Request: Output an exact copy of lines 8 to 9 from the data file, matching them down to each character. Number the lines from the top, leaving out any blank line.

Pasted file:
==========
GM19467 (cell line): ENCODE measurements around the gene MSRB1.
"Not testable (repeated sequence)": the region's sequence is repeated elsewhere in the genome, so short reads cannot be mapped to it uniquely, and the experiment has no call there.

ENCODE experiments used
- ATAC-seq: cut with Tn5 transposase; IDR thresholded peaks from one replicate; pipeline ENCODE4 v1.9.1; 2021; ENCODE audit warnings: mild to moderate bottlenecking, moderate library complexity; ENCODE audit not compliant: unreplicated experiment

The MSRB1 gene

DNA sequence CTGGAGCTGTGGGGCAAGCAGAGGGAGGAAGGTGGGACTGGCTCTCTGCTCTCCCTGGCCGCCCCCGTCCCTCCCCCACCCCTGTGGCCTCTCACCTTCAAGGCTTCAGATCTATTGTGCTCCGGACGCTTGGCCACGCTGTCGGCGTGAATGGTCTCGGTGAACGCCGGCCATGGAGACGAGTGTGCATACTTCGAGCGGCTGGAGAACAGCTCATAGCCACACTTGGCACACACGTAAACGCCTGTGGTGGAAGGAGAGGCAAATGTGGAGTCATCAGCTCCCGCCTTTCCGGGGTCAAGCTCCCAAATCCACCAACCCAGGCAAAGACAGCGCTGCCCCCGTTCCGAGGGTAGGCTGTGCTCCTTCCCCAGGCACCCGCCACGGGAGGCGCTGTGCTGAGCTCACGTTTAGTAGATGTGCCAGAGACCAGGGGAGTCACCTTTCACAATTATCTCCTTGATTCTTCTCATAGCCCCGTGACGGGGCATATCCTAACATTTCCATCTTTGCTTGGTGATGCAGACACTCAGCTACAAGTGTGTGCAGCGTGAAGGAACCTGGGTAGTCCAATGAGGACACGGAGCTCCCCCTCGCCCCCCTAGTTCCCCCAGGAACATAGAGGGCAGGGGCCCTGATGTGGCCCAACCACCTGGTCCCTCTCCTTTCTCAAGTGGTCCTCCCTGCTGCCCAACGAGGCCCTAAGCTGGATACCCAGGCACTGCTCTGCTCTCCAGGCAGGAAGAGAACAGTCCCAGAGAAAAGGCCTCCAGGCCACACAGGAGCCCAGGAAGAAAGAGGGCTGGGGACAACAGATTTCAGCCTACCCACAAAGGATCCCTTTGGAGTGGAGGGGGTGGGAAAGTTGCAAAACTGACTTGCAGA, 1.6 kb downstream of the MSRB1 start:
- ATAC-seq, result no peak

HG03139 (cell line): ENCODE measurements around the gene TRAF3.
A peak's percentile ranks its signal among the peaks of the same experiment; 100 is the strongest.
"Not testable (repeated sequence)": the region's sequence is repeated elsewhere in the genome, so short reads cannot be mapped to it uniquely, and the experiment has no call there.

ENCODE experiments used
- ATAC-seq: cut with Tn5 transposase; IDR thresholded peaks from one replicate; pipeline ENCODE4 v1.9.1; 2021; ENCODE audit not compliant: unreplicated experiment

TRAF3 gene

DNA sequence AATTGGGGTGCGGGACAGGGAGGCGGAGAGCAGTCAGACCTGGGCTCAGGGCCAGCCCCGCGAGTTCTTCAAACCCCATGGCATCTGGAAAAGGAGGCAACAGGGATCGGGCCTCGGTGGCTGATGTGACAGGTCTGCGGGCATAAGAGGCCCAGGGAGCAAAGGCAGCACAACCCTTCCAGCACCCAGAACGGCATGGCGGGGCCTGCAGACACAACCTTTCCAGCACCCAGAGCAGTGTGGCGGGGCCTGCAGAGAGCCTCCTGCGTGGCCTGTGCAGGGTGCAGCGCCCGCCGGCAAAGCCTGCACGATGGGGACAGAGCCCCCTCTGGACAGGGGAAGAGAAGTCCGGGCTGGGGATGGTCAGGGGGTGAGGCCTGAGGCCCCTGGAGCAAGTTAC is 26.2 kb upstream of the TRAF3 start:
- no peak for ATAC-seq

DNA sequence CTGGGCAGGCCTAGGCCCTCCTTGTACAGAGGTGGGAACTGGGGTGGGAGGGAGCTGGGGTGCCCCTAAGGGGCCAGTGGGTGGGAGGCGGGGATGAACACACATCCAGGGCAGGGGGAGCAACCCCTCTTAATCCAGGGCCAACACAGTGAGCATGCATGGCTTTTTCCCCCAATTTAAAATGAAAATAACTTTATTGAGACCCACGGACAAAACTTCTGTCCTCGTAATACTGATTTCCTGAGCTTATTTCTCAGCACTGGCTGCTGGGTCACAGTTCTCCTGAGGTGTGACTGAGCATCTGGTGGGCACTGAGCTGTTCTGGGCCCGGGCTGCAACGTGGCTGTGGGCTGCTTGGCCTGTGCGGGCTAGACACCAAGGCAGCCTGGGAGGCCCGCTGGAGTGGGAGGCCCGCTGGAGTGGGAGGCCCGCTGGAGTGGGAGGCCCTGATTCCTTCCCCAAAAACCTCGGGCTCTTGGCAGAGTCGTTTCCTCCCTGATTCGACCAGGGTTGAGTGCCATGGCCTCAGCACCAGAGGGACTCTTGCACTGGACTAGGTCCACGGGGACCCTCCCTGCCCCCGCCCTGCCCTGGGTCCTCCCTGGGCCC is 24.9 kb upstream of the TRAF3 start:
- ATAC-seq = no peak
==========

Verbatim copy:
HG03139 (cell line): ENCODE measurements around the gene TRAF3.
A peak's percentile ranks its signal among the peaks of the same experiment; 100 is the strongest.